Still much too siloed, fragmented, and protective of turf, all of us typically much more comfortable with the focus at the tactical level of needs and funding formulas than the more visionary and strategic level of national goals, more neutral resource allocation, outcomes, performance matrix, and standards.

This past year, APTA developed a strong, bold vision for the future TransitVision 2050. In 2050, America's energy efficient multimodal, environmentally sustainable transportation system, powers the greatest nation on earth.

Getting from here to there will definitely require a significant shift in thinking, planning, funding, organizing, managing, and a broader range of tools, both alternative business models, public- private partnerships, funding strategies, including tolls, usage fees, a national infrastructure bank, and innovative project delivery methods like design-build-operate-maintain approaches where it makes sense.

Senators, the work that this committee does to ask and address the big hard questions and break through the comfort zone of business as usual would be invaluable and helping to move America forward during these admittedly challenging times. The second thing, I would like to emphasize is somewhat related to the first. And that is the importance of connecting the dots.

Chairman Dodd, your idea about a sustainability office and the need to insist upon serious communication policy and program coordination between transportation, housing, energy, and environmental officials, as well as their health and human services and Labor Department counterparts would be a masterstroke. All of these areas are interconnected and have profound impacts on the daily lives of people and the viability of communities across America, regardless of size or geography.

Today, there is very little that consciously connects policy development, resource allocation and/or program development, and delivery between these key departments at the national level. At a minimum, some type of coordinating councils at a national and regional level would be extremely beneficial anchored by a clear national vision once again focused on outcomes and actionable achievement strategies, smart public investments that produce real results.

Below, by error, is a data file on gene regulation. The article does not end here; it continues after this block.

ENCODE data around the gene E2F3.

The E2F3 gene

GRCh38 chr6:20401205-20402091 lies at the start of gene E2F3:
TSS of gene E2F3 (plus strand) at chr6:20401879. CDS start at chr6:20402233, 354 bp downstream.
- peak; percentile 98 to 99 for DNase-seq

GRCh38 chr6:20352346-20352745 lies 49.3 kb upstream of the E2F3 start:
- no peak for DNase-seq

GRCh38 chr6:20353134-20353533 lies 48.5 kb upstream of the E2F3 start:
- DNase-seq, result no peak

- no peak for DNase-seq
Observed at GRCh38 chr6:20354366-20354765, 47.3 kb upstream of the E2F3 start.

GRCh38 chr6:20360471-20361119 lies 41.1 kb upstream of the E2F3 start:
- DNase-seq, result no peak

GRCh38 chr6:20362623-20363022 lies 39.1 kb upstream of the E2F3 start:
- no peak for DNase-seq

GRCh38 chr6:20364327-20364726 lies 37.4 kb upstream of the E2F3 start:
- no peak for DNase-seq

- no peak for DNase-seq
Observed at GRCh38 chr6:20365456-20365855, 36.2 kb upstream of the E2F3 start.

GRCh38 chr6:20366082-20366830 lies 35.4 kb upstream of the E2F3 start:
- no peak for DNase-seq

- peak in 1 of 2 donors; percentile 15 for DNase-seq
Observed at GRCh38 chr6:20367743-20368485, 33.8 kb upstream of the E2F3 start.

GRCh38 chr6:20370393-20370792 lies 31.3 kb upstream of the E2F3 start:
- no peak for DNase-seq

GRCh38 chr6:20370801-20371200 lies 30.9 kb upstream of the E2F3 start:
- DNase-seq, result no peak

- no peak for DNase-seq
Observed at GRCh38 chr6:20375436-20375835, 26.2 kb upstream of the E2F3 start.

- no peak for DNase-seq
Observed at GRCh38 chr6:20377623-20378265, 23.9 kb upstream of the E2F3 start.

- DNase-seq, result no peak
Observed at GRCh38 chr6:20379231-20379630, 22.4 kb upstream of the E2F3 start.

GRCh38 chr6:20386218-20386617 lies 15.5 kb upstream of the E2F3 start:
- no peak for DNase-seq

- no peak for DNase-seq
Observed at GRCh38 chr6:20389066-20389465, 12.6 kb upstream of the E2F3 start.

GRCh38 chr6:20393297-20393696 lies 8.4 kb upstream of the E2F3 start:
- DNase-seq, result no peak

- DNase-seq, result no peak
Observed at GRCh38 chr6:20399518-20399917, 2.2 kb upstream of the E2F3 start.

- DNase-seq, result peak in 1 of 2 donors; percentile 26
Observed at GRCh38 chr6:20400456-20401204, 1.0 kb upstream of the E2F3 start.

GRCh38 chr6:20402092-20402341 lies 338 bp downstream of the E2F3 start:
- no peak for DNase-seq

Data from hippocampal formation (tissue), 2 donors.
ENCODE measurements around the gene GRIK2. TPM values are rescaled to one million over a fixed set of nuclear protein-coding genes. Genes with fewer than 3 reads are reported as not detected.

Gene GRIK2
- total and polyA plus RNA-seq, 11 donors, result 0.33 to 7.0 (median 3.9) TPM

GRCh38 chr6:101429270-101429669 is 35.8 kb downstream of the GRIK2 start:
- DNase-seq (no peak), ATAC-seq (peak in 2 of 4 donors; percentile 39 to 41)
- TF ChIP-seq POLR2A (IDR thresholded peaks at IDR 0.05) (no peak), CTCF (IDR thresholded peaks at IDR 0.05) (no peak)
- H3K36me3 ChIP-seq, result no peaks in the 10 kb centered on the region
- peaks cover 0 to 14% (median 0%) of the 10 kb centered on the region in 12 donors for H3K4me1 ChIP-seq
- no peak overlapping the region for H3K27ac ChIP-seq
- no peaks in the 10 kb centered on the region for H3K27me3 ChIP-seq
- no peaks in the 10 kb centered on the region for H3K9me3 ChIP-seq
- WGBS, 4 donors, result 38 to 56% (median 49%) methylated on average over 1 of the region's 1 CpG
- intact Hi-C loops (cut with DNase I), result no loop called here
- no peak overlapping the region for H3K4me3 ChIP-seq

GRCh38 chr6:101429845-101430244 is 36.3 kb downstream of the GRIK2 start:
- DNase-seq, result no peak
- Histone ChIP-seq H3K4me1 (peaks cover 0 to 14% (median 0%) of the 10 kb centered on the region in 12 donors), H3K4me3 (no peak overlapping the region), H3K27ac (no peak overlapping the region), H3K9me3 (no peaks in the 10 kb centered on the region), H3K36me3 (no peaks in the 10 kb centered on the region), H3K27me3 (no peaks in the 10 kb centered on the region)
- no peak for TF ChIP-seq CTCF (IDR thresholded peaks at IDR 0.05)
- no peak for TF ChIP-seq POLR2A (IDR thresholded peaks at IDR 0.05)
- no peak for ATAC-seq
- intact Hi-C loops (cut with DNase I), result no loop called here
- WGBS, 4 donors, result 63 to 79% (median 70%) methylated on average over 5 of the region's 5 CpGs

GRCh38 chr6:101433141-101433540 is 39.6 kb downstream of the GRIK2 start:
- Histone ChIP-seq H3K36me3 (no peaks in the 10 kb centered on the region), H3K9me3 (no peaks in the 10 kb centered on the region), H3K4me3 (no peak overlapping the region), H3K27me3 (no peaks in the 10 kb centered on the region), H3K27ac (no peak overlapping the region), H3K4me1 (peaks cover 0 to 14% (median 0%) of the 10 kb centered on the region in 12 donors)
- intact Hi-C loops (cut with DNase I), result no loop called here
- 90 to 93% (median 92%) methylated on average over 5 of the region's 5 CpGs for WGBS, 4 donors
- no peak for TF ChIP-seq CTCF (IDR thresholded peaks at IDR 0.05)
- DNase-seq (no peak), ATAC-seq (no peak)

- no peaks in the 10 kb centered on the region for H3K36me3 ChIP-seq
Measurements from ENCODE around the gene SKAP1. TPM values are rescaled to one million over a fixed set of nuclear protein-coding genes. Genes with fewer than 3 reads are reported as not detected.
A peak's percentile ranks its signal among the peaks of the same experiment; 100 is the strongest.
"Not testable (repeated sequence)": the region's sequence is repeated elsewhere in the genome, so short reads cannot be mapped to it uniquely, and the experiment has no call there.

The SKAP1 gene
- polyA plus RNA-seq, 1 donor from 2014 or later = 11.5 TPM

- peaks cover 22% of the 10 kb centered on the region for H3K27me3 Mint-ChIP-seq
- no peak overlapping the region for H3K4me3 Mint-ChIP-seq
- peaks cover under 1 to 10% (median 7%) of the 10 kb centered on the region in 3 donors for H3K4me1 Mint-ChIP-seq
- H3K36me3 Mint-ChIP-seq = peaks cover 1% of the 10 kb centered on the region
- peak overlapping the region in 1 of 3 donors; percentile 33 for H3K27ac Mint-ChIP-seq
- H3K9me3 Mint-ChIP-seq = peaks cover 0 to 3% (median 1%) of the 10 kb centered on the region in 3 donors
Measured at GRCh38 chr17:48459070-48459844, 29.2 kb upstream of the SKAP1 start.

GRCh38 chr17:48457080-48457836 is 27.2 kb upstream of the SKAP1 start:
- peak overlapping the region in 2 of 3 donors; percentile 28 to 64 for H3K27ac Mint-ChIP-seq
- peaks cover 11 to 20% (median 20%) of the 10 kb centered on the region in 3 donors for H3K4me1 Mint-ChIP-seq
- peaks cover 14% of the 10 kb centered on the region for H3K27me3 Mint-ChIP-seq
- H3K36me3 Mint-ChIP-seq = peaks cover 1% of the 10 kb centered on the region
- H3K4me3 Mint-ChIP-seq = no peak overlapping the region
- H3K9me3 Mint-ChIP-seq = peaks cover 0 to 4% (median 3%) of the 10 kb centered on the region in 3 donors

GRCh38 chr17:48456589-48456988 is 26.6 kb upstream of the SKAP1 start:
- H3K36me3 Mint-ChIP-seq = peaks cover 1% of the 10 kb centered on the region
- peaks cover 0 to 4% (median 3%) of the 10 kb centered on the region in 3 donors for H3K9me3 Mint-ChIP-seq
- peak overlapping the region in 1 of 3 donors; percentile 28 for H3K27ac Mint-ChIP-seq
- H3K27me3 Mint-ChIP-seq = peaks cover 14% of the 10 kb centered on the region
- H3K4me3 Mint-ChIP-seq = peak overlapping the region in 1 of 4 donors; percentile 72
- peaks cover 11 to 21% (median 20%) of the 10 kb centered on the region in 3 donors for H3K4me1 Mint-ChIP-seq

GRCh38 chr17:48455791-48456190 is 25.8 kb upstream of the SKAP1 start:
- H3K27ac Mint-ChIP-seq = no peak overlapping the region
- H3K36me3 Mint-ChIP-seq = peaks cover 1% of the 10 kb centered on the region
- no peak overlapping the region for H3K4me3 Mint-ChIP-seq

My final observations are a request that you help ensure that we also give priority attention to the people aspects of our industry as we rebuild, retool, and expand our physical infrastructure to move America forward. Please, let us not forget the hundreds of thousands, millions of employees and workers across the full breadth of our national transportation industry. In order to be the best, our folks must have the tools, education, and training they need to excel.

Simply, our human capital also requires an investment, and it is one that will payoff in tremendous dividends. Over the last several years, at the national, state, and local levels, public transit management and labor have increasingly partnered together to develop and pilot a number of very key workforce development and training initiatives focused on skills development in critical areas like bus maintenance, complex rail signal and train control systems, escalator and elevator maintenance.

Similar to the air traffic control or maintenance challenges in aviation, we face the same kinds of impacts in surface transportation. Finally, we require national attention and action on the critical need for some assistance with operations and maintenance funding, particularly during this unprecedented economic downturn.

I don't have to tell you that during the very time that people across the country are flocking to public transit at an all-time high, transit systems across the country are struggling with the negative impacts of our sagging economy and an alarming numbers are having to cut service and sharply increase fares and fees.